According to a study published Thursday by the Jewish advocacy group Claims Conference, 41 percent of Americans and 66 percent of American millennials –individuals specifically 18 to 34 years old- cannot say if Auschwitz was a concentration camp or a death camp. As the Claims Conference pointed out, the lack of knowledge of such a significant world event is likely due to a growing literacy deficiency in educational institutions, especially since the younger generation knows the least. But if we forget history, aren’t we doomed to repeat it?
Lamentably, this situation clearly shows that many adults in the United States don’t know some of the simpler details of the Holocaust, which the survey released on Holocaust Remembrance Day also revealed that one-fifth of Americans don’t know anything about it.
Claims Conference, also self-described as The Conference on Jewish Material Claims Against Germany, expressed that there are some critical gaps both in awareness of basic facts as well as detailed knowledge of the Holocaust.
In addition, this institution pointed out that there’s a broad-based consensus that schools must be responsible for providing comprehensive Holocaust education, and revealed that more than half of Americans believe that this horrific event could happen again.
As everyone knows, Auschwitz was based in German-occupied Poland and was probably the most well-known of extermination camps and concentration camps used by the National Socialists.
What seems quite ironic is that despite the believed probability of a tragic repeat, 39 percent of respondents don’t even know that Adolf Hitler was technically elected in democratic fashion after failing a more traditional coup.
Believe it or not, many U.S. adults also believe that the number of Jews that were brutally murdered in the mass genocide was two million or less when the official statistics confirmed the corroborated and oft-cited number of six million.
Moreover, the survey showed that 70 percent of Americans say that fewer people seem to care about the Holocaust than they used to.
Experts believe that this particular detail shows that as temporal proximity decreases, so too does the interest for recent history.
Apparently, specific knowledge of Auschwitz, and some other aforementioned facts, aren’t the only details of Holocaust education suffering.
Lamentably, roughly 45 percent of Americans and 49 percent of millennials can’t even name a single concentration camp in general.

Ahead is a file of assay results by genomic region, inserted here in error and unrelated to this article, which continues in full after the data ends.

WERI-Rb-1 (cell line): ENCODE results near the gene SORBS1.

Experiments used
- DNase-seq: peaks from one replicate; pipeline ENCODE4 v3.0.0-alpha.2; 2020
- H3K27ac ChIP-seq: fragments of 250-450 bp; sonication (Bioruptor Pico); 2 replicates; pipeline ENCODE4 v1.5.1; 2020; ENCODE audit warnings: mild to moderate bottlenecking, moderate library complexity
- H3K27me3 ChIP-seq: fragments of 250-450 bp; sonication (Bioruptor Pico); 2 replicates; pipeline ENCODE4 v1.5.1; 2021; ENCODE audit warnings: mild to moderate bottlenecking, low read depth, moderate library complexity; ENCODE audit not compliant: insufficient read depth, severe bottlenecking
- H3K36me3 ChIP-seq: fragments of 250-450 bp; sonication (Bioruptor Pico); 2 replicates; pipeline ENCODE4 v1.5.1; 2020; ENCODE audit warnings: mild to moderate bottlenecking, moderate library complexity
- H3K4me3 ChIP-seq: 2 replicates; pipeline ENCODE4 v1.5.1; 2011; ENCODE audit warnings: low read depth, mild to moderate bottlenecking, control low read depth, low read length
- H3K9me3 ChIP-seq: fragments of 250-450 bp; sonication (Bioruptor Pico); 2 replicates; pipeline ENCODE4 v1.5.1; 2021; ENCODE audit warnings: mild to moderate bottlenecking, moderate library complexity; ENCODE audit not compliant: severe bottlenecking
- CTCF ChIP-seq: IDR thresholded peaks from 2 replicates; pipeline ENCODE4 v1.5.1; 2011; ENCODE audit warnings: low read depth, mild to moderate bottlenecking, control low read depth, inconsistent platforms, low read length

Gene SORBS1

However, the survey showed that most adults really want to learn more about it, or at least have students do so.
The survey revealed that 80 percent responded in the affirmative when asked if it is important to keep teaching about the Holocaust in order to prevent it from happening again.
Additionally, 93 percent of survey participants agreed with the statement that every single student should learn about this tragic event while at school.
Certain states in American have some form of legislation mandating a certain degree of Holocaust education in the public schools. These states are New Jersey, California, New York, Illinois, and Florida.
In addition, lawmakers representing 20 different states have tried to introduce some bills to do the same. Nevertheless, with the latest findings from the institution, more may need to be done.
According to different reports, the findings were part of a project helped by the United States Holocaust Memorial Museum, George Washington University, Yad Vashem, the Holocaust memorial museum in Israel, and others.
Apparently, some schools across the United States are making efforts to change this terrible situation.
One of the greatest examples came from private school Northfield Mount Hernon in Massachusetts, which decided to invite organizer and owner of the award-winning exhibit of 300 World War II documents Danny Spungen, to enlighten the students on both the intricacies and fundamentals of the Holocaust.
The private school, along with Spungen and some other influential speakers showed different films they thought were quite significant. One of these was The Counterfeiters, a 2007 Oscar winner for best foreign language movie that shows the secret Nazi scheme of currency forging.
Also in attendance were Peter Petschauer and Zohara Boyd, both retired professors with very different stories.
On one hand, Petschauer’s father was a former German officer who tried to volunteer for the army on different opportunities and worked in administrative roles for the Nazi regime.
On the other hand, Boyd was part of the first ghetto that the Nazis established when they invaded Poland, a clear act of aggression part of their scandalous Lebensraum campaign.
Both Boyd and Petschauer gave a diverse set of recollected data for the students and claimed that this was a tragic event that should never be forgotten.